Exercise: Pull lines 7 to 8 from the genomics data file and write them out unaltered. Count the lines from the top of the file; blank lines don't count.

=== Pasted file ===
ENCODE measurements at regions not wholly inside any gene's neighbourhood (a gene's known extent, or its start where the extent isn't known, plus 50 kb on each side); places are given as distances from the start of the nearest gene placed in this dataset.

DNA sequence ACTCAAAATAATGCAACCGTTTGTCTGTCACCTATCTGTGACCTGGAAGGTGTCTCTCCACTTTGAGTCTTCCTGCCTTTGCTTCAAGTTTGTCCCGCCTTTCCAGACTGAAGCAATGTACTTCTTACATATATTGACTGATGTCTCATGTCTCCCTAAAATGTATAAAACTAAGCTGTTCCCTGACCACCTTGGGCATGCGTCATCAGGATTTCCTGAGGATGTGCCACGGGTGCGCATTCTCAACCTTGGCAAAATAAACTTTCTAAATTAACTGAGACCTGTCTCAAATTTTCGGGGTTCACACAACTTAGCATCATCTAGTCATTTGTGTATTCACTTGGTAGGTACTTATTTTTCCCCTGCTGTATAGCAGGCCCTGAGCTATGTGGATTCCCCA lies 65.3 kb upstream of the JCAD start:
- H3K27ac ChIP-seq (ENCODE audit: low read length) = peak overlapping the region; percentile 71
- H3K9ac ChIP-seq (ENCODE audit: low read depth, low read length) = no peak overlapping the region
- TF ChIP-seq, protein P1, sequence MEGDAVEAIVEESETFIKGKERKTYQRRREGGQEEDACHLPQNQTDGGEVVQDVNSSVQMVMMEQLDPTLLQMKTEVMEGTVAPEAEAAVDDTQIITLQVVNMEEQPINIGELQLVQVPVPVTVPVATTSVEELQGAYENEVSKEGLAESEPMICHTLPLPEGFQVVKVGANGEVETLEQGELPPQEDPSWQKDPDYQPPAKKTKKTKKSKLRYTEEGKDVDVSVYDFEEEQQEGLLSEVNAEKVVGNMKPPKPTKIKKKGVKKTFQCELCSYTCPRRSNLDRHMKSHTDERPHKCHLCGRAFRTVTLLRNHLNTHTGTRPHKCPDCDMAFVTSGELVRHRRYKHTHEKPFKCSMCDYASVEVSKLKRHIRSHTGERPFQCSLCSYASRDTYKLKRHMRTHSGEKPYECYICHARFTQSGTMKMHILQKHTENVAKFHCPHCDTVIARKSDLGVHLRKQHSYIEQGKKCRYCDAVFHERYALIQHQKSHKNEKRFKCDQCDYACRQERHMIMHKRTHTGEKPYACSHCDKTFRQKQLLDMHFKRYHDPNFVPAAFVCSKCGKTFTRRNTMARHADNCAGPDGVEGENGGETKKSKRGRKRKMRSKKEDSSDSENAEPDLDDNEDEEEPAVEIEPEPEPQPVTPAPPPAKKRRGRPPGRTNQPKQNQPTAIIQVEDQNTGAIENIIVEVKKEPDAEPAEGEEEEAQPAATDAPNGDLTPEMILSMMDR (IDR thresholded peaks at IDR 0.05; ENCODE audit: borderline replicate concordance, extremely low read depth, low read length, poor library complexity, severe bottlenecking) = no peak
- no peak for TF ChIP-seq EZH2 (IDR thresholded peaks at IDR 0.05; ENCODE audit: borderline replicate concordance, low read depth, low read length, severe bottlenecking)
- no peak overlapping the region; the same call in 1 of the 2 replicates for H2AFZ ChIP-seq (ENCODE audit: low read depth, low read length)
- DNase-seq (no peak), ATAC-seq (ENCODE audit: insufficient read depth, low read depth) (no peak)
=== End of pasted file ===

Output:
- no peak overlapping the region; the same call in 1 of the 2 replicates for H2AFZ ChIP-seq (ENCODE audit: low read depth, low read length)
- DNase-seq (no peak), ATAC-seq (ENCODE audit: insufficient read depth, low read depth) (no peak)